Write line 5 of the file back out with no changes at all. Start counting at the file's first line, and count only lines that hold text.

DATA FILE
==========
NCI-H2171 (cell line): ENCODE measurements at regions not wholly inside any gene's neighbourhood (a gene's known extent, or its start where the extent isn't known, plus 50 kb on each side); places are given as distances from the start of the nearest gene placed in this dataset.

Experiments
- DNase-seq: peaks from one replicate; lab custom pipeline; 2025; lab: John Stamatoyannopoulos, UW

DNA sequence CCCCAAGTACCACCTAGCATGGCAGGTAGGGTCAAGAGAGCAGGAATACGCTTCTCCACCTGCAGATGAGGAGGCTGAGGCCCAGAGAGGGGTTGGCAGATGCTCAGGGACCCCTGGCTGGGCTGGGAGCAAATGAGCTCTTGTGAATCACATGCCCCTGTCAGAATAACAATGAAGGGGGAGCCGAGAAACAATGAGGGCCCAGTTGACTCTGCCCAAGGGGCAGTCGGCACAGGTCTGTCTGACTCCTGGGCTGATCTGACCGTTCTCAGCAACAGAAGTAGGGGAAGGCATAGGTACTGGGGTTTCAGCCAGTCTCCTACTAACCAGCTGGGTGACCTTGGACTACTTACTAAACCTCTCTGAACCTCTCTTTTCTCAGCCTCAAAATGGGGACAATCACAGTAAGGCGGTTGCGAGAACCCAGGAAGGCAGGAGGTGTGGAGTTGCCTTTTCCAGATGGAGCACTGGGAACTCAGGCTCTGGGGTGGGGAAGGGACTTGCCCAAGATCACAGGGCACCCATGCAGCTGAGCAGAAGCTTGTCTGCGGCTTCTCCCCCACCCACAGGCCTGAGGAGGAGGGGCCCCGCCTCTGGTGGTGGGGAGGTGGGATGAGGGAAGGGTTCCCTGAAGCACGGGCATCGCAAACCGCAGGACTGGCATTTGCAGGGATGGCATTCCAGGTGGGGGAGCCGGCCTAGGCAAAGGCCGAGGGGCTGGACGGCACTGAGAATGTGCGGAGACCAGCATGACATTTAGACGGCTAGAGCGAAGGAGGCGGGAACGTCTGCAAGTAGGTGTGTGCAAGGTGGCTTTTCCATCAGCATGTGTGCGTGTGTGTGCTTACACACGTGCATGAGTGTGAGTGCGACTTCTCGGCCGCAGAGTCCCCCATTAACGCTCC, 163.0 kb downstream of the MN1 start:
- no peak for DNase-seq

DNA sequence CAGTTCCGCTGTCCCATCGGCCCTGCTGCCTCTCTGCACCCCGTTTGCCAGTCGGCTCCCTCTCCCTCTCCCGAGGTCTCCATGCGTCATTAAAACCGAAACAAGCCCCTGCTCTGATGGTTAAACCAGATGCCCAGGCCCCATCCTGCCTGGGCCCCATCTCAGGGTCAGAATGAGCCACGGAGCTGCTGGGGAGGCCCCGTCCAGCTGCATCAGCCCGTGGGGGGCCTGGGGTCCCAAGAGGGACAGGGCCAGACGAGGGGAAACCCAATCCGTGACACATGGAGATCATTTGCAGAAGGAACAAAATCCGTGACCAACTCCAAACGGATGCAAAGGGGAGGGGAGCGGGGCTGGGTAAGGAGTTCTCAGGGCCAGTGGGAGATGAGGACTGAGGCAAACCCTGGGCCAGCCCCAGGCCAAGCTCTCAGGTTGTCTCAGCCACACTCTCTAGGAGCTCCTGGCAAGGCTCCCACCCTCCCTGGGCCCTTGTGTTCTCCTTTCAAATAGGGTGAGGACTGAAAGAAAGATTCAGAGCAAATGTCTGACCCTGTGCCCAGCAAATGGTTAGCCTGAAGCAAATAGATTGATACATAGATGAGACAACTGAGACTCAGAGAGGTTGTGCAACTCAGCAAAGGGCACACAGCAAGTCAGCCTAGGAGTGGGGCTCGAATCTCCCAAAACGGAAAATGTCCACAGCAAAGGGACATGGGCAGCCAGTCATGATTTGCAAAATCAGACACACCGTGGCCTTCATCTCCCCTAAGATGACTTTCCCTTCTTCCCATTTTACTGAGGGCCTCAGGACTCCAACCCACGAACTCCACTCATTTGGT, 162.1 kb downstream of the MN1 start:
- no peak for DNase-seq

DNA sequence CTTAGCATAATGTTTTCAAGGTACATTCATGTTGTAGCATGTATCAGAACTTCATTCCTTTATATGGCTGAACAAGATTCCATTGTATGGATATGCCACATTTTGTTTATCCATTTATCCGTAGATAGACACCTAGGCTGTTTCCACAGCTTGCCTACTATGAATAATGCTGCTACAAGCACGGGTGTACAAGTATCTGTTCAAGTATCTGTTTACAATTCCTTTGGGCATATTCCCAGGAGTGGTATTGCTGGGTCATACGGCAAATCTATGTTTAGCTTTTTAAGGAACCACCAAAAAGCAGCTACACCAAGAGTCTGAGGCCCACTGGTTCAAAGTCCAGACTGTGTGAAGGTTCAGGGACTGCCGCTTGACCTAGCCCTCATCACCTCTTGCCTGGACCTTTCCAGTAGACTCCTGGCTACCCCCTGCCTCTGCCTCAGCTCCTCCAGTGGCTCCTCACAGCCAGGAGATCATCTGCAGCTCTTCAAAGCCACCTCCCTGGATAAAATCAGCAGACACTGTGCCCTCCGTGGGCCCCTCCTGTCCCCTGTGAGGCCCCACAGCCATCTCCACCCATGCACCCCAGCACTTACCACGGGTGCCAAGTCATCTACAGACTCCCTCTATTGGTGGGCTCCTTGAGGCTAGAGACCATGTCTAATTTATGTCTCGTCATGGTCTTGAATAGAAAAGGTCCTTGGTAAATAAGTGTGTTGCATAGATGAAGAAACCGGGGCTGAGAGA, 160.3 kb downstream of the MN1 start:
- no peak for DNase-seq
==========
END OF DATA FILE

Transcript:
- no peak for DNase-seq